Sign up for our newsletter and get the latest HPC news and analysis.
Send me information from insideHPC:


New PGI 17.7 Release Supports NVIDIA Volta GPUs

Today NVIDIA released Version 17.7 of PGI 2017 Compilers and Tools, delivering improved performance and programming simplicity to HPC developers who target multicore CPUs and heterogeneous GPU-accelerated systems.

Available immediately, key new features of the PGI 17.7 Compilers & Tools include:

  • Tesla V100 GPU support – PGI OpenACC and CUDA Fortran now support the new NVIDIA Volta GV100 GPU, offering more memory bandwidth, more streaming multiprocessors, next-generation NVIDIA NVLink and new microarchitectural features that add up to better performance and programmability.
  • OpenACC for CUDA Unified Memory – the PGI 17.7 compilers leverage CUDA Unified Memory to simplify OpenACC programming on GPU-accelerated systems. When OpenACC allocatable data is placed in CUDA Unified Memory using a simple compiler option, no explicit data movement code or directives are needed.
  • OpenMP 4.5 for Multicore CPUs – Initial support for OpenMP 4.5 syntax and features allows the compilation of most OpenMP 4.5 programs for parallel execution across all the cores of a multicore CPU system. TARGET regions are implemented with default support for the multicore host as the target, and PARALLEL and DISTRIBUTE loops are parallelized across all OpenMP threads.
  • Automatic Deep Copy of Fortran Derived Types – Movement of aggregate, or deeply nested Fortran data objects between CPU host and GPU device memory, including traversal and management of pointer-based objects, is now supported using OpenACC directives.
    C++ Enhancements – The PGI 17.7 C++ compiler includes incremental C++17 features, and is supported as a CUDA 9.0 NVCC host compiler. It delivers an average 20 percent performance improvement on the LCALS loops benchmarks.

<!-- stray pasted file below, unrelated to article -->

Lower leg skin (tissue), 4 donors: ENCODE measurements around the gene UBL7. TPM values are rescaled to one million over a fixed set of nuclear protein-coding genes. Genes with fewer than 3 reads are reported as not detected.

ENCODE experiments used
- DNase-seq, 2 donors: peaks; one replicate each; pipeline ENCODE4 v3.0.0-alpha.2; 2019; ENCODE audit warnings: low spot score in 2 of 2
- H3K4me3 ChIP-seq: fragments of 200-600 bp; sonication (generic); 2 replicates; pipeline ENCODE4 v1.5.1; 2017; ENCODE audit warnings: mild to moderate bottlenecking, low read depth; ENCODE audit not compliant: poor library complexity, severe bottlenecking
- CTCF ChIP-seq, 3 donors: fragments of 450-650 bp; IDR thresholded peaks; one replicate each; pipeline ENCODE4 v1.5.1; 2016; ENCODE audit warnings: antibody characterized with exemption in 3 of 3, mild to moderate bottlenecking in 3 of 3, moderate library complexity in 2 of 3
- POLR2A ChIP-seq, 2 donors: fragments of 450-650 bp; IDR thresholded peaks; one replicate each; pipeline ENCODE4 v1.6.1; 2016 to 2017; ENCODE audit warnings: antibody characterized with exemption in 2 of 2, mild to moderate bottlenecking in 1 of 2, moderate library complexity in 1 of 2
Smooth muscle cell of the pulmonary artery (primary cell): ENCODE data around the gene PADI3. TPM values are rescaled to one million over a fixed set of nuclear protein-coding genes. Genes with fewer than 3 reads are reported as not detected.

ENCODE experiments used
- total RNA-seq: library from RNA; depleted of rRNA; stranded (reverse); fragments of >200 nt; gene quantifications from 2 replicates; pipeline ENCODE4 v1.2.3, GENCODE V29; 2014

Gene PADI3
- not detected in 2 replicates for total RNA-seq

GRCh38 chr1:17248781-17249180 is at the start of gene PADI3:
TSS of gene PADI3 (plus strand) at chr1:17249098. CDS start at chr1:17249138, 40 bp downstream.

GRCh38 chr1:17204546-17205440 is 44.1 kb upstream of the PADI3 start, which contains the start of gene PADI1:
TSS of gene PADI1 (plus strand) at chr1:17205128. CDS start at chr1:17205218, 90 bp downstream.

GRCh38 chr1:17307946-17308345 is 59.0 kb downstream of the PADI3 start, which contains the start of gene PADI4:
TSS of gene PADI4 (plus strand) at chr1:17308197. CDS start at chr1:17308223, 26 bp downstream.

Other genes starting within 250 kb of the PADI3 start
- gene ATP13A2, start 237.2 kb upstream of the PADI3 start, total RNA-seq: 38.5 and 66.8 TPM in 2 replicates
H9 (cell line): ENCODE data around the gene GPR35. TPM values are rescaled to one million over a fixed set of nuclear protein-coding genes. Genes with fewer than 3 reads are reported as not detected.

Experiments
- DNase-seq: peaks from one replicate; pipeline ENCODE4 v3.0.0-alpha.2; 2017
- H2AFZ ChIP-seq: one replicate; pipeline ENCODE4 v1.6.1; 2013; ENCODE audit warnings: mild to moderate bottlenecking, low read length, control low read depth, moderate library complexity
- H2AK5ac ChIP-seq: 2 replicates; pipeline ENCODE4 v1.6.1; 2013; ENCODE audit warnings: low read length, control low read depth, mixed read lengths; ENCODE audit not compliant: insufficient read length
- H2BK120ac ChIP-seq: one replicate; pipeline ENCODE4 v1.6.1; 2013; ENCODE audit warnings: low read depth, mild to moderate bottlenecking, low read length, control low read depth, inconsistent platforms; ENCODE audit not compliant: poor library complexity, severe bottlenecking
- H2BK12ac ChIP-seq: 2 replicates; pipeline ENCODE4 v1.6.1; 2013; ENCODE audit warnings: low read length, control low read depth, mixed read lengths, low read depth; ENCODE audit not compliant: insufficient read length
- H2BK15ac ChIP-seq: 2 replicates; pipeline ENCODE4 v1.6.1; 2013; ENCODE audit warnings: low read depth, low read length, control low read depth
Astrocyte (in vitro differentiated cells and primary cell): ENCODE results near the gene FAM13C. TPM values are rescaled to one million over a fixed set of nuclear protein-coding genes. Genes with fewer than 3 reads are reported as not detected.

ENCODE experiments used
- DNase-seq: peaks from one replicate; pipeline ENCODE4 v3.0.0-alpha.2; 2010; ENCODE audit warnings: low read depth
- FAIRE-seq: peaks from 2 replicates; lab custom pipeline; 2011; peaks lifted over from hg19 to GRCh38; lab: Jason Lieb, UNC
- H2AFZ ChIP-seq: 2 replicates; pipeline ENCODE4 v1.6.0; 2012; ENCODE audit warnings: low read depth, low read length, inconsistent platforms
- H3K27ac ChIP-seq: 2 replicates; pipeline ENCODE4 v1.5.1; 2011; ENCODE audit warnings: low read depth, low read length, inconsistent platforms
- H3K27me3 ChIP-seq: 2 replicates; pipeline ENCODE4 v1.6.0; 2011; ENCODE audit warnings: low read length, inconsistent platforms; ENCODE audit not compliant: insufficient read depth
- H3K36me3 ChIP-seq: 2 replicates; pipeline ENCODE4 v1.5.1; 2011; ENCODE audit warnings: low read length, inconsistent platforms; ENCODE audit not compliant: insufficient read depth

• Use C++14 Lambdas with Capture in OpenACC Regions – C++ lambda expressions provide a convenient way to define anonymous function objects at the location where they are invoked or passed as arguments. Starting with the PGI 17.7 release, lambdas are supported in OpenACC compute regions in C++ programs, for example to drive code generation customized to different programming models or platforms. C++14 opens doors for more lambda use cases, especially for polymorphic lambdas. Those capabilities are now usable in OpenACC programs.
  • Interoperability with the cuSOLVER Library – call optimized cuSolverDN routines from CUDA Fortran and OpenACC Fortran, C and C++ using the PGI-supplied interface module and the PGI-compiled version of the cuSOLVER library bundled with PGI 17.7.
  • PGI Unified Binary for NVIDIA Tesla and Multicore CPUs – use OpenACC to build applications for both GPU acceleration and parallel execution on multicore CPUs. When run on a GPU-enabled system, OpenACC regions offload and execute on the GPU. When run on a system without GPUs installed, OpenACC regions execute in parallel across all CPU cores in the system.
  • New Profiling features for CUDA Unified Memory and OpenACC – The PGI 17.7 Profiler adds new OpenACC profiling features including support on multicore CPUs with or without attached GPUs, and a new summary view that shows time spent in each OpenACC construct.
  • New CUDA Unified Memory features include correlating CPU page faults with the source code lines where the associated data was allocated, support for new CUDA Unified Memory page thrashing, throttling and remote map events, NVLink support and more.

Other features and enhancements of PGI 17.7 include comprehensive support for environment modules on all supported platforms, prebuilt versions of popular open source libraries and applications, and new “Introduction to Parallel Computing with OpenACC” video tutorial series.

For a complete list of PGI 17.7 features and capabilities, visit http://www.pgicompilers.com/products/new-in-pgi.htm.

PGI 17.7 is available for download today from the PGI website to all PGI Professional customers with active maintenance.

Sign up for our insideHPC Newsletter

Resource Links: